Obviously, it’s not, it’s not even all that close. After a few weeks embracing the plus 30 degree temperature, you could even be forgiven for not even considering the looking cold, dark, snow engulfing winter that is inevitably going to swallow Germany into dormant hibernation. However, there is a company here that has no idea at all that it is August and that there is no need to be trying to peddle your festive wares to the masses. That company is called Käthe Wohlfhart.
The main Käthe Wohlfhart shop is in a small place called Rothenburg ob der Tauber, just over 100km from Nürnberg, a lovely little town which has become a bit of a draw for countless Japanese tourists due to the use of the city in a promotional video campaign aired in Japan. It is a very pleasant little town which offers a wonderfully stereotypical rendering of what the majority of the world thinks of when they imagine Germany. The truth is that such towns are not all that common, and that they way it plays up to this image is a bit sickening, but it pleases the heck out of the throngs of Japanese, Americans and Koreans who make the arduous journey there each and every day.
Come the season of Christmas, Käthe Wohlfhart shops start popping up all over the place, primarily in rented Ice cream parlours who know their chance of rapid trade is pretty low. All in all, there are 11 permanent stores in Germany, each one adorned in festive nonsense and Christmas lights, they are pretty abhorrent. To this figure we can add the temporary ice-cream parlour conversions and stalls at Weihnachtsmärkte (Christmas markets) all over the nation. It is clear from this that Käthe Wohlfhart are quite the Christmas force, and that’s all well and good, Germany is known the world over for all things Christmassy, but it is worrying to think that although Käthe Wohlfhart are dominant, they are far from being alone in being in the Christmas all year round market. There are bloody loads of them.
Whenever friends or relatives come over here to visit me and check out Bavaria, I feel obliged to take them to Rothenburg ob der Tauber to fulfil the stereotype they have in their heads as well as allowing them to visit the curious main Käthe Wohlfhart store. The place is a veritable bonanza of all things Christmas, room after room bedazzled with a staggering array of baubles, ornaments, lights, trees and other such festive things. The whole place feels like Disney on steroids, the walls screaming out to you that Christmas is only just around the corner. Walking back out , you are met with the surreal realisation that it’s just another day and that there is no need to panic buy gifts for friends and relatives. The place gets so much attention from tourists that in the winter that you actually have to pay to go into the store, regardless of whether you are interested in purchasing a giant nutcracker or not. People pay too, they pay only to go in, that’s how full-on and mythical this place is.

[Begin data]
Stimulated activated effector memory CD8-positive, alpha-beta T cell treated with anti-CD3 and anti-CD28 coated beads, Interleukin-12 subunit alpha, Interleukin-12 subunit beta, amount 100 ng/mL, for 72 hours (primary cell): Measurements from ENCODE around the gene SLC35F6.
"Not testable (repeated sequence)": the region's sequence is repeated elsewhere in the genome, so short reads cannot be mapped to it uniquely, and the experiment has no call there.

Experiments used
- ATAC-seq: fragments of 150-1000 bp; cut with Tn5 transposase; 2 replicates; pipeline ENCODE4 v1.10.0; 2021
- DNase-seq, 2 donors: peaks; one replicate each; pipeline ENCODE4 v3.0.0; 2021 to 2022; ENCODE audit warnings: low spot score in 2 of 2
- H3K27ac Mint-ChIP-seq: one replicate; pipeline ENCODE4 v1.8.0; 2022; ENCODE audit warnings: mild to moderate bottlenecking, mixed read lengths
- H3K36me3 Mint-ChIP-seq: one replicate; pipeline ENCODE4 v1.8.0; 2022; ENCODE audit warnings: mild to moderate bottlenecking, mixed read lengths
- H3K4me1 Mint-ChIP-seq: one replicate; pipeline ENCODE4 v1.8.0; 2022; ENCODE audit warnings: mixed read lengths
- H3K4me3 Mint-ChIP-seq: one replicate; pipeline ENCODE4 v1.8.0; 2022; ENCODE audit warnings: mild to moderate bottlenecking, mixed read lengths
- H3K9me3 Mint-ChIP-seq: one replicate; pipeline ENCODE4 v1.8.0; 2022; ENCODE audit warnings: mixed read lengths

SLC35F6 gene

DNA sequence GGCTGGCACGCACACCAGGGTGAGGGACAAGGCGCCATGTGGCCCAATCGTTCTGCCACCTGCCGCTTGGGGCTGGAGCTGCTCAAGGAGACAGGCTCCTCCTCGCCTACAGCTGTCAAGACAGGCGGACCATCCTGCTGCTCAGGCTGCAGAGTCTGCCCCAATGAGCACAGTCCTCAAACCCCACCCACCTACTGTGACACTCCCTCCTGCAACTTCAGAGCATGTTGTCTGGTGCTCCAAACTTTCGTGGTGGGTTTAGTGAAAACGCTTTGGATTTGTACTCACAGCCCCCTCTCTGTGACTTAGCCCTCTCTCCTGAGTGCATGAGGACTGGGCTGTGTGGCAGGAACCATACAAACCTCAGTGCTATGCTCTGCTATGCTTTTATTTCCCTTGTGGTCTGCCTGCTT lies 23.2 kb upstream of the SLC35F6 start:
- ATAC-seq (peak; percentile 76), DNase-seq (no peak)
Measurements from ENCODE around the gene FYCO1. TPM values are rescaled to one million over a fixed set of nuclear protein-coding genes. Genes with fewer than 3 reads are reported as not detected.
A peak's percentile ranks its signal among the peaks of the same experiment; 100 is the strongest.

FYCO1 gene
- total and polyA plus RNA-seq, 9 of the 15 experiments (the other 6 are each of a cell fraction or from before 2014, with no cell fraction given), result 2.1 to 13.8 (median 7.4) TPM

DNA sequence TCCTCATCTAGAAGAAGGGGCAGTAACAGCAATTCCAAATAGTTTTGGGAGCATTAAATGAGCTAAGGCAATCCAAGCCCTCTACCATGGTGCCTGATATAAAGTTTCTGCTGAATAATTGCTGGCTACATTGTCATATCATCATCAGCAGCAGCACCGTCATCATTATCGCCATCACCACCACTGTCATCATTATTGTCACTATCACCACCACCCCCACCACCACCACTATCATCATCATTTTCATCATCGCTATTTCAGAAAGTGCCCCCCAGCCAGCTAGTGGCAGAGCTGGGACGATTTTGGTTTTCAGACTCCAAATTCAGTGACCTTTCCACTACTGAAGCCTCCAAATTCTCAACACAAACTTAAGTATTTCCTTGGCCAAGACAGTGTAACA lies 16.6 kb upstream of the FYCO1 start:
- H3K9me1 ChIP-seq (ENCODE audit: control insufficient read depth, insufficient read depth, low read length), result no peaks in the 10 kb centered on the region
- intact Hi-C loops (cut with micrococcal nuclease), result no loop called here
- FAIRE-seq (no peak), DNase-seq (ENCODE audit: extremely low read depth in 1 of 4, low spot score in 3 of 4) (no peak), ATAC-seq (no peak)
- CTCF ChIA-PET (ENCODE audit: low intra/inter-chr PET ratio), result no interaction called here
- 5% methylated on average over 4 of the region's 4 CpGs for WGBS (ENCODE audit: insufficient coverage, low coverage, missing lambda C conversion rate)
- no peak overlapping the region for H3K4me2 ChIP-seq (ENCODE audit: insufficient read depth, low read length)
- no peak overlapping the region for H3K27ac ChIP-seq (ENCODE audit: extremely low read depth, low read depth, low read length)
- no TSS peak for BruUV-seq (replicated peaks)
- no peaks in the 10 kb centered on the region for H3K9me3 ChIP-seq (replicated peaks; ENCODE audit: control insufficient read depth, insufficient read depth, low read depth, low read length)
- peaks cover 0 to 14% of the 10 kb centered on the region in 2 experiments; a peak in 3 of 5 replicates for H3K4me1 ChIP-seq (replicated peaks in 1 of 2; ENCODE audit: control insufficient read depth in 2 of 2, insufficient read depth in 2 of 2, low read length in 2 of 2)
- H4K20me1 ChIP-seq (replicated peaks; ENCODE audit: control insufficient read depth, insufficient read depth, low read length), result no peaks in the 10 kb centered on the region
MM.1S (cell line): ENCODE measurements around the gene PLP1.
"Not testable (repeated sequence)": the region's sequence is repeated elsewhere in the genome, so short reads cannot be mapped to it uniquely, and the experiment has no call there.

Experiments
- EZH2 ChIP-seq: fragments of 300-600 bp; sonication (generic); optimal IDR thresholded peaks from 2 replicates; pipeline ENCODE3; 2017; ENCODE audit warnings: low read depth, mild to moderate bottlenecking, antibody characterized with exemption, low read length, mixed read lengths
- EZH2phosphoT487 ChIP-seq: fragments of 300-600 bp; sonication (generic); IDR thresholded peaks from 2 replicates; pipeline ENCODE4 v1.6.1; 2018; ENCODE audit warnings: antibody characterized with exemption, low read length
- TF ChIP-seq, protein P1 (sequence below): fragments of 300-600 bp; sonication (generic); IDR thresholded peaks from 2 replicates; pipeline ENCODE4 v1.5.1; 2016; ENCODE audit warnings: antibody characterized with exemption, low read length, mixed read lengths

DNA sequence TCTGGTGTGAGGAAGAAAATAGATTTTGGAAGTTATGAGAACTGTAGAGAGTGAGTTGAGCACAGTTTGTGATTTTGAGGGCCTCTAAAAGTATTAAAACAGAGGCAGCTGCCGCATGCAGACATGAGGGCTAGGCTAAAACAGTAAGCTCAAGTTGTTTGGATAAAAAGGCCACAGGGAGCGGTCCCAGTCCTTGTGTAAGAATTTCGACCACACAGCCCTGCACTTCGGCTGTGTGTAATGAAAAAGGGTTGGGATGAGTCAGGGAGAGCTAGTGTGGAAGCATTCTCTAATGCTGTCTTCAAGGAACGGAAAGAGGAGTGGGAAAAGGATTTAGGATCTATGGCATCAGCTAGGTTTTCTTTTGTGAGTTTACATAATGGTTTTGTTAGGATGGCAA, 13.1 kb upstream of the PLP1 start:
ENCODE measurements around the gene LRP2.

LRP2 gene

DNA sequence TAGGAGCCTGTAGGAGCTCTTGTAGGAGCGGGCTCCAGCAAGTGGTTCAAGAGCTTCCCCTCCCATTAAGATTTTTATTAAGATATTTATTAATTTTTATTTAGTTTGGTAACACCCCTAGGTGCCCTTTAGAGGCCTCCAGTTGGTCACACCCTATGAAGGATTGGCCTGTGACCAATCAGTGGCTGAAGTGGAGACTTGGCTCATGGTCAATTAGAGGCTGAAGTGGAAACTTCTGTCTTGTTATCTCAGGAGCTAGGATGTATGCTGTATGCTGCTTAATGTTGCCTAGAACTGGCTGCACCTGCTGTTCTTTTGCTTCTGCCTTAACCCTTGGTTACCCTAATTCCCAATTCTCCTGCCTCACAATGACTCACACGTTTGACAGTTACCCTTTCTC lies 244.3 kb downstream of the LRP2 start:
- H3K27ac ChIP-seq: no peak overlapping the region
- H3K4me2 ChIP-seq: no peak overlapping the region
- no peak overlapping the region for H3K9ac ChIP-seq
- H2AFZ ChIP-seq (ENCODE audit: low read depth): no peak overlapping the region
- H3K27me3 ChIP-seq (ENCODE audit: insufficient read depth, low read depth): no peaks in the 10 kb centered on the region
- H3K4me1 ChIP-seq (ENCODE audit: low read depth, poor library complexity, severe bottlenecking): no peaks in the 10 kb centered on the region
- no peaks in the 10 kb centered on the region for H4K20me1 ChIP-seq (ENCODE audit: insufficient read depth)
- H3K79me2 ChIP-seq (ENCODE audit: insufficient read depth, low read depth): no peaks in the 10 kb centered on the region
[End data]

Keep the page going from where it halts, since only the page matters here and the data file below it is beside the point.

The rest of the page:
As I said, Germany is inextricably linked to Christmas, demonstrated wonderfully by the vast selection of Christmas markets in almost every German town and the ever more common bastardised versions popping up all over Europe. In fact, between 1840 and the start of World War II, the German village of Lauscha , some 150km from Nürnberg, produced the vast majority of the world’s baubles, even accounting for 95% of baubles adorning Christmas trees in the United States. Christmas in Germany is a wonderful thing indeed, but it can all be a bit much due to the fact that so many tourists and locals swarm to the Weihnachtsmärkte to have a wander around the claustrophobic stalled streets with a glass of Glühwein (mulled wine) or Feuerzangenbowle (super-sweet mulled wine with rum and sugar melted into it, the whole thing ablaze). It is hard not to feel in the Christmas spirit in such surroundings, even if every move is one of jeopardy and elbows.
You can rest assured that Christmas is still a few months away, but if you do want to experience a Christmas of epic proportions, there are few better things to do than to travel to a nice German city with a huge Christmas market. If, however, you find the thought of crowds of epic proportions mortifying, you can simply go to Käthe Wohlfhart in Rothenburg ob der Tauber and have a wander around their Christmas madness and have a 30 minute Christmas instead, it’s a dash less stressful.